Why HR holds the key to more sustainable business investment

Written by
Edward Houghton

12 Dec 2017

12 Dec 2017 • by Edward Houghton

Historically, the investment community may not have been seen as a key stakeholder of the HR profession, but as calls for greater transparency on working practices and more insight into board and company culture intensify, new research shows there is a real opportunity for HR to influence investors to make more effective investment decisions. 

Indeed, with people analytics and data providing more and more information about workforces, HR is well placed to provide insights into how business can articulate the value of its people. 

The CIPD and Warwick University Business School have collaborated to explore how investors make decisions using people data (or human capital information). Our new research The intangible workforce: do investors see the potential of people data?  investigated academic literature to understand if and how investors seek data that HR produces, and looked to define which workforce information is of most value to investors. 

Quality of management and cost of workforce were found to be key measures in the eyes of investors; and as the research shows, there are many opportunities for HR leaders to help boards to better communicate workforce risks and opportunities to the investment community. 

As well as describing some of the opportunities for HR to better influence investors, the paper also notes a number of important biases which may impact the quality of decisions investors make.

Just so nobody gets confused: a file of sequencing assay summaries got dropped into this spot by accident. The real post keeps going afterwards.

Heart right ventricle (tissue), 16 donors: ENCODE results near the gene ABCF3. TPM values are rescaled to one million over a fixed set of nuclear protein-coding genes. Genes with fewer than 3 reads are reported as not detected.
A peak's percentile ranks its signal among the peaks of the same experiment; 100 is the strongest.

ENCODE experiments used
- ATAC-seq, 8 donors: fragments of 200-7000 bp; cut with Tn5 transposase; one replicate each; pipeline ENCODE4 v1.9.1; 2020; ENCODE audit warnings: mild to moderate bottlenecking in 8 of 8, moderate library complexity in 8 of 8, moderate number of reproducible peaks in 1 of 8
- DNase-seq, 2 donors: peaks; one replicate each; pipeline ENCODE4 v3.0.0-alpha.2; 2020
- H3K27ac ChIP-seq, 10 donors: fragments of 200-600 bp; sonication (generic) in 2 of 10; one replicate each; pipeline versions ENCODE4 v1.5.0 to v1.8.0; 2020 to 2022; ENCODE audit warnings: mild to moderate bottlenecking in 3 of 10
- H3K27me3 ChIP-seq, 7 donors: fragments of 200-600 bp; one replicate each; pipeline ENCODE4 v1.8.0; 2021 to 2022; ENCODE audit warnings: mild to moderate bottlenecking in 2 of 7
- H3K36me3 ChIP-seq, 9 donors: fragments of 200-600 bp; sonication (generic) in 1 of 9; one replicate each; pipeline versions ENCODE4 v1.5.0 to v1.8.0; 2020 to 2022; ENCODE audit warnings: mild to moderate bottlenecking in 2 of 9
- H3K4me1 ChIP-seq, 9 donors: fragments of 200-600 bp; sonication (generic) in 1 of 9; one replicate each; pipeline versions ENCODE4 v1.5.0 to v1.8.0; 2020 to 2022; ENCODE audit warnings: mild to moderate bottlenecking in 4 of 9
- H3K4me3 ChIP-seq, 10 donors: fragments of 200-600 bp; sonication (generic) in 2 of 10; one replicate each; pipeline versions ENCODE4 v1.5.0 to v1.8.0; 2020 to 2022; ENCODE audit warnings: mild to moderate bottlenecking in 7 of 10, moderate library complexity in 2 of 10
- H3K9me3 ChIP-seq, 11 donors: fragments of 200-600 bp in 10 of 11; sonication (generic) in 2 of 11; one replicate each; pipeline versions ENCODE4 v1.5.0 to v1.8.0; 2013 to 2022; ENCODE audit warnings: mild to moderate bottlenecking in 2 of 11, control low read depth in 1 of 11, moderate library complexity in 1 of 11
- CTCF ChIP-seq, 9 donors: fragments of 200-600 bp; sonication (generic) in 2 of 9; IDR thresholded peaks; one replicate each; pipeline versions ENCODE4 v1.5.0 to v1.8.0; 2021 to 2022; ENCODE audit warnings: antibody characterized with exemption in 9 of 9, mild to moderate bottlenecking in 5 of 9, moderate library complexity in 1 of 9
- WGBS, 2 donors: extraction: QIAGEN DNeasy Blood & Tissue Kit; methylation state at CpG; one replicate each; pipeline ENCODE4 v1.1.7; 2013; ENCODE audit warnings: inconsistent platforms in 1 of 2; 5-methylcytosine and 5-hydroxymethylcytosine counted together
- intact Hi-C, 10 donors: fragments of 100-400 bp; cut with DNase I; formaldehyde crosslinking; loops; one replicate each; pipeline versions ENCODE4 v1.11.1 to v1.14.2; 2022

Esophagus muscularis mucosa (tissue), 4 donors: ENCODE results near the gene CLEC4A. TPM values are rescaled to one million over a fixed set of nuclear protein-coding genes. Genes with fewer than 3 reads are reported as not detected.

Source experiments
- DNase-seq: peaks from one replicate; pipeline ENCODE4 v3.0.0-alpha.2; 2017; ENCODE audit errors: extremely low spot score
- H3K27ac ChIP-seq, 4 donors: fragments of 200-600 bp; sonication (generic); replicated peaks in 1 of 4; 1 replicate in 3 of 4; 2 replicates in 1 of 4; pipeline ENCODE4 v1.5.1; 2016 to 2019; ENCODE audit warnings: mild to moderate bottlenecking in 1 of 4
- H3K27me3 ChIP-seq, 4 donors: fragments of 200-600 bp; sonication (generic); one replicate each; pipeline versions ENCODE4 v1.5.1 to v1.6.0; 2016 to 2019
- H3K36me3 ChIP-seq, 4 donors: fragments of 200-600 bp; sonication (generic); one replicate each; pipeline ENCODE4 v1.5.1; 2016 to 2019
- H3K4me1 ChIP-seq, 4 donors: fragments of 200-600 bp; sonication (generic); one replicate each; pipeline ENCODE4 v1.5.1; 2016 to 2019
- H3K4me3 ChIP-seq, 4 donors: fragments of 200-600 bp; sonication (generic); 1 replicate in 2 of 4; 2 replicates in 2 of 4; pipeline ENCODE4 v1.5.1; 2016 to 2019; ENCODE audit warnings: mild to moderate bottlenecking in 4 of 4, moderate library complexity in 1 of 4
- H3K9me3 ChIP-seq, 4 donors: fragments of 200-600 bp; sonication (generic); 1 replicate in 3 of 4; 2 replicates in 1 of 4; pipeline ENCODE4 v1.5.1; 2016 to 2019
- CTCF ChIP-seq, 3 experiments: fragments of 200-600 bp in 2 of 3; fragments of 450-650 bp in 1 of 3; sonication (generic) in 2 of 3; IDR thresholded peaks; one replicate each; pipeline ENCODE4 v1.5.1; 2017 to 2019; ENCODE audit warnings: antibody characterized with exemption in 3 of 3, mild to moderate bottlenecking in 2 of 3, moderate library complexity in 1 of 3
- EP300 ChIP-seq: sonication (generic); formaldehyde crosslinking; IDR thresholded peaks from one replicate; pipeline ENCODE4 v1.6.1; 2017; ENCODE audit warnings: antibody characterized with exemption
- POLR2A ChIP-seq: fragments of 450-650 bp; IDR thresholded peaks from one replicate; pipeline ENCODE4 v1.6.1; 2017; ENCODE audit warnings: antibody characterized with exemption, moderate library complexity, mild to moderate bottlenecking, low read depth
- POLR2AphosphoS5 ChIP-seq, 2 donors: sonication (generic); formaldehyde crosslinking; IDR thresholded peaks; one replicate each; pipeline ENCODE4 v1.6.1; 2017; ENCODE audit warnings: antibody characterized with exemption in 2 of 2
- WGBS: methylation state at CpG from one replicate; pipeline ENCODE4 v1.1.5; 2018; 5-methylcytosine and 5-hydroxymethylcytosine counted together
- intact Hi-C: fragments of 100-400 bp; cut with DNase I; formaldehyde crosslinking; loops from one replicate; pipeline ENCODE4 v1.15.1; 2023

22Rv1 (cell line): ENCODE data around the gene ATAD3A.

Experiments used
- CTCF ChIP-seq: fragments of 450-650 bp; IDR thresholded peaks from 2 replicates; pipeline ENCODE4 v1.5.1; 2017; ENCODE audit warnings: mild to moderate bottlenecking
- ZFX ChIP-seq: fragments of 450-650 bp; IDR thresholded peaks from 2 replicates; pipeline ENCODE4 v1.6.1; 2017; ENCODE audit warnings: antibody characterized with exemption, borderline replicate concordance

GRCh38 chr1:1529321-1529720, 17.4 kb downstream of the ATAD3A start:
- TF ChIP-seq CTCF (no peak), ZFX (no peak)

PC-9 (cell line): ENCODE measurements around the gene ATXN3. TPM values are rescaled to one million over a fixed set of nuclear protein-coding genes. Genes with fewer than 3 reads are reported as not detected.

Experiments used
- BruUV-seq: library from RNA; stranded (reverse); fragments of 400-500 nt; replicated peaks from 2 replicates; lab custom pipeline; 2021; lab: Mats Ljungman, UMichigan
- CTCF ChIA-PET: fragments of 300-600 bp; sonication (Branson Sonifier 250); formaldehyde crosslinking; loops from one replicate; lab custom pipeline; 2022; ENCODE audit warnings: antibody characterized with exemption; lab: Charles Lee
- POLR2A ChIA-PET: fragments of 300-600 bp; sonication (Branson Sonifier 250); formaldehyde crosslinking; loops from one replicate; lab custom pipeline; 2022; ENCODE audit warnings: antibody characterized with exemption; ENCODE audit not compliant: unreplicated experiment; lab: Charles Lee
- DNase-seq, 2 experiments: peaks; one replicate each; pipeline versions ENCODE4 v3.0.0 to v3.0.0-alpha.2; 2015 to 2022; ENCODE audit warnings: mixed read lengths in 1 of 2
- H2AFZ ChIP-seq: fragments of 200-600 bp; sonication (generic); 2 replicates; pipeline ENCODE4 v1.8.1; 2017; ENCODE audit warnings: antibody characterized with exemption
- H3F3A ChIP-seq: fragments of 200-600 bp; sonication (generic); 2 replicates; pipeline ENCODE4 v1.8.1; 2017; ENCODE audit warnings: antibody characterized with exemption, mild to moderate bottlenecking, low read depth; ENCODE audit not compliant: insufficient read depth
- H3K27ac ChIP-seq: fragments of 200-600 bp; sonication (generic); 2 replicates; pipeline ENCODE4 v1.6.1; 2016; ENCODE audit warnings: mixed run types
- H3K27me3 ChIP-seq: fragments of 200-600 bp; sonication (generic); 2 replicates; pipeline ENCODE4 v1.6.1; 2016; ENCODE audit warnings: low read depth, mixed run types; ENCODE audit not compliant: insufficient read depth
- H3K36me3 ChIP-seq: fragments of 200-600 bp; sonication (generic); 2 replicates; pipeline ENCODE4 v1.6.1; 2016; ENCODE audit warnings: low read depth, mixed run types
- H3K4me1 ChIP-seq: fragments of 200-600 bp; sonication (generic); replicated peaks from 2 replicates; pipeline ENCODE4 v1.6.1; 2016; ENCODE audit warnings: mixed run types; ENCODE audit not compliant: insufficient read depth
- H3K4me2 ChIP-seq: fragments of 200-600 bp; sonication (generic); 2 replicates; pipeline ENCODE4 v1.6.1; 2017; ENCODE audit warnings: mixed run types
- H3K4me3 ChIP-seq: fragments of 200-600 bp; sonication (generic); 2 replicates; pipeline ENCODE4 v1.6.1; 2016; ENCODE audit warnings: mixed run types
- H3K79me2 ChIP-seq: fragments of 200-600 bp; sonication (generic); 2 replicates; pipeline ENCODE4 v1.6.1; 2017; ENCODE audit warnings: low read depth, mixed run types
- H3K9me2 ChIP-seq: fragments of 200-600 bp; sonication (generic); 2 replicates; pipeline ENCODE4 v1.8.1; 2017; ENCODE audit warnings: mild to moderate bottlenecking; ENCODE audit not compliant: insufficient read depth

Herding (e.g. following the actions of the majority of other investors and maintaining the status quo) and a bias towards financial information are real issues for the investor community, as they may be preventing investors from seeing the value of workforce insights. The research also demonstrates that very little is known about how investment decisions are made in practice, describing a ‘black-box’ which obscures the investment process from analysis and understanding. 

The research concludes with a call to HR professionals to utilise HR data to influence boards and to invest in their people data capability through standardisation of measures and improved corporate reporting. 

Four key ways HR can influence investors

  1. There is a lack of understanding in published literature about how investment decisions using human capital / people data work in practice; very little research has been conducted which shows if and how investors use HR insights to understand risk and opportunity.  
  2. A number of different biases affect how investors prioritise different types of intangible data, meaning that people data is less likely to be considered when making investment decisions.  
  3. Issues with people data, including poor quality, reduced visibility and high levels of complexity, mean that investors are less likely to use the information when making investment decisions.  
  4. Mainstream investors (securities analysts) and environmental, social and governance (ESG) investors use people data differently, and as such may want different types of information from organisations they’re working with.

Download the full do investors use people data when making decisions report